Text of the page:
Too many human rights abuses are happening, too many opportunities being lost, and too many freedoms being denied... When you have those being trafficked being criminalized, we’ve got a problem. When you have sex workers being denied the full opportunity to engage, participate, and provide for themselves, something’s horribly wrong...
You can argue all day over whether the sex industry is harmful to women as a whole and workers in particular, but you can’t argue with the studies that show the Swedish model allows violence against sex workers to continue. You also can’t argue the fact that, were it to succeed, sex workers would simply find themselves unemployed. So clients may be ‘punished’, but the workers will be punished as well. If you want to help those in the sex trades who don’t want to be there, provide more options. Provide alternatives. Don’t just take this one option away.
Those feelings and the memories of feeling so alone are at the heart of everything I do in the field today. The empathy towards those who are living with the same feelings and fighting against the same demons and stigma that I felt during those years drives me to stay connected to those who are living with addiction and all its surrounding issues.
"Since 1975, the International Prostitutes Collective has been campaigning for the abolition of the prostitution laws which criminalize sex workers and our families, and for economic alternatives and higher benefits and wages. No woman, child or man should be forced by poverty or violence into sex with anyone. We provide information, help and support to individual prostitute women and others who are concerned with sex workers’ human, civil, legal and economic rights."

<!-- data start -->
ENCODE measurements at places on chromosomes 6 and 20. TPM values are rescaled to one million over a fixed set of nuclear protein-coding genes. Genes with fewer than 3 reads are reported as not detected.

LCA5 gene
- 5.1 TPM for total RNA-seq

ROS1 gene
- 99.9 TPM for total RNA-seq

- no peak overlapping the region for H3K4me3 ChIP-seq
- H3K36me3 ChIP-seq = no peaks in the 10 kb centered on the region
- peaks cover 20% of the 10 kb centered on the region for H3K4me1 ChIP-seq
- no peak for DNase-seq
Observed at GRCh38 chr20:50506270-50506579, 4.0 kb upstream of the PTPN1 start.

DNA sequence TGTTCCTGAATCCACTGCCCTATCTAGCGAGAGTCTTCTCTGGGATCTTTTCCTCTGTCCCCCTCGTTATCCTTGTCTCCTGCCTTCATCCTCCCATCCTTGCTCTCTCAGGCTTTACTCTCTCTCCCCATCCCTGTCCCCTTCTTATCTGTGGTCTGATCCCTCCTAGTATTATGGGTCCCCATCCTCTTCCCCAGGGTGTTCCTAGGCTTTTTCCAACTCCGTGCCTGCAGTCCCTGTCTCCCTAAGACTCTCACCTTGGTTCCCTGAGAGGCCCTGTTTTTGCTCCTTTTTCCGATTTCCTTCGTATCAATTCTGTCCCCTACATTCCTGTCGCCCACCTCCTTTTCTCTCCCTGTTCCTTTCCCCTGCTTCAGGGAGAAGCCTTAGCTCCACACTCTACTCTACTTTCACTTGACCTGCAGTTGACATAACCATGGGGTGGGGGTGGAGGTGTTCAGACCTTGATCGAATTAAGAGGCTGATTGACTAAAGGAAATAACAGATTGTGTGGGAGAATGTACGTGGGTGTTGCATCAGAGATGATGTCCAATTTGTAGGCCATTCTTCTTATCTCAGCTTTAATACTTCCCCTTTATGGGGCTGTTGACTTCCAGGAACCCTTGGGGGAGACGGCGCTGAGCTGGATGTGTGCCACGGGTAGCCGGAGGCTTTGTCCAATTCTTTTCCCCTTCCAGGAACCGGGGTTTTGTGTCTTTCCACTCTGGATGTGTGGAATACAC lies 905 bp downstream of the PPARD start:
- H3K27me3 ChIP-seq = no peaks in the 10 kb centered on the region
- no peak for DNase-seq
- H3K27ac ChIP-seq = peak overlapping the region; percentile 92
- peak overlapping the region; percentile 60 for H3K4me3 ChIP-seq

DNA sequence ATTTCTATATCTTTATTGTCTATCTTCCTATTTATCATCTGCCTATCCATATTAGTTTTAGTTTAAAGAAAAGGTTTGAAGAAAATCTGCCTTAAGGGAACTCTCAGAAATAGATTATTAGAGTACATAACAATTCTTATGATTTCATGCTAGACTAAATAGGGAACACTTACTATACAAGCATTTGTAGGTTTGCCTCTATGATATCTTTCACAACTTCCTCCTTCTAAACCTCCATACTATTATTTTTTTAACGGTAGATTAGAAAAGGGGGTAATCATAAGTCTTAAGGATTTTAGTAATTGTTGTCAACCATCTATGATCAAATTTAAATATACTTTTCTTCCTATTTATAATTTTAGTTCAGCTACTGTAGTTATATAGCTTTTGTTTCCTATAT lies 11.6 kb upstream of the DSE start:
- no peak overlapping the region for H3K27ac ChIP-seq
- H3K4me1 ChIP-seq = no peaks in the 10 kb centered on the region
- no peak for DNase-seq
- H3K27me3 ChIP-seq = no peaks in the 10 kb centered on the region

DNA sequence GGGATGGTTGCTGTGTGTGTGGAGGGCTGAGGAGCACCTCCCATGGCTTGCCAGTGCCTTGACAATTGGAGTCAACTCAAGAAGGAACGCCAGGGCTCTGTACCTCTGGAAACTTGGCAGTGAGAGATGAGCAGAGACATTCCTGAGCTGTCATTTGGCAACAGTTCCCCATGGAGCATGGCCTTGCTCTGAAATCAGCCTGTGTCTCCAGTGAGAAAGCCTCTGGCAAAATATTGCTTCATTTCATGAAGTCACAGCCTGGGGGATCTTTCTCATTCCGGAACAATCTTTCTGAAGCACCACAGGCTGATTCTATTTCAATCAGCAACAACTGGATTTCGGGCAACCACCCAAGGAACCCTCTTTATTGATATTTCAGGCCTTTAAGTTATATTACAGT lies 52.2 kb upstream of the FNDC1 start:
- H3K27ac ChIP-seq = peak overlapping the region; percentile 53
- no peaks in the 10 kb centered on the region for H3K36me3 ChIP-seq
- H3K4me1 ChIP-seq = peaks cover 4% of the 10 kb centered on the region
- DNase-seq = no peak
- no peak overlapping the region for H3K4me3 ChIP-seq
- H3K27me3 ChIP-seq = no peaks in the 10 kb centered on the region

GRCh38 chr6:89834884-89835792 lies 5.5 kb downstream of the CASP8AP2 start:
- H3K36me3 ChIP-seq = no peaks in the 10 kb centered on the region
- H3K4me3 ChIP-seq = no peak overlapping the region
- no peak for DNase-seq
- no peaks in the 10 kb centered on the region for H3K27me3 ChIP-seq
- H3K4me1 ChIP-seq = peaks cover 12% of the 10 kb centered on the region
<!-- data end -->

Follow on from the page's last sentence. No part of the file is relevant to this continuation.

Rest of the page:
Facebook could start by including better options for reporting violations of policy and criminal activity. There could be direct links to appropriate agencies for the range of crimes committed online, from child sexual abuse images and trafficking to cyber stalking and bullying. Facebook could employ a moderator system that allows faster detection and timely responses. There could be an active law enforcement presence...
Not making the hate crime approach the national standard for people in prostitution is a hate crime in itself while women are being beaten, raped and murdered as the state looks the other way... If a particular policing approach was known to be achieving a 67% conviction rate for those who rape people in society in general, and yet it was only being used in one part of the country, there would be public uproar.
In Liverpool, over the last ten years, I have worked in a climate and ethos that is progressive in relation to crimes against sex workers, where the police have been committed in increasing confidence amongst sex workers in the police and as part of that introduced the sex work and hate crime policy.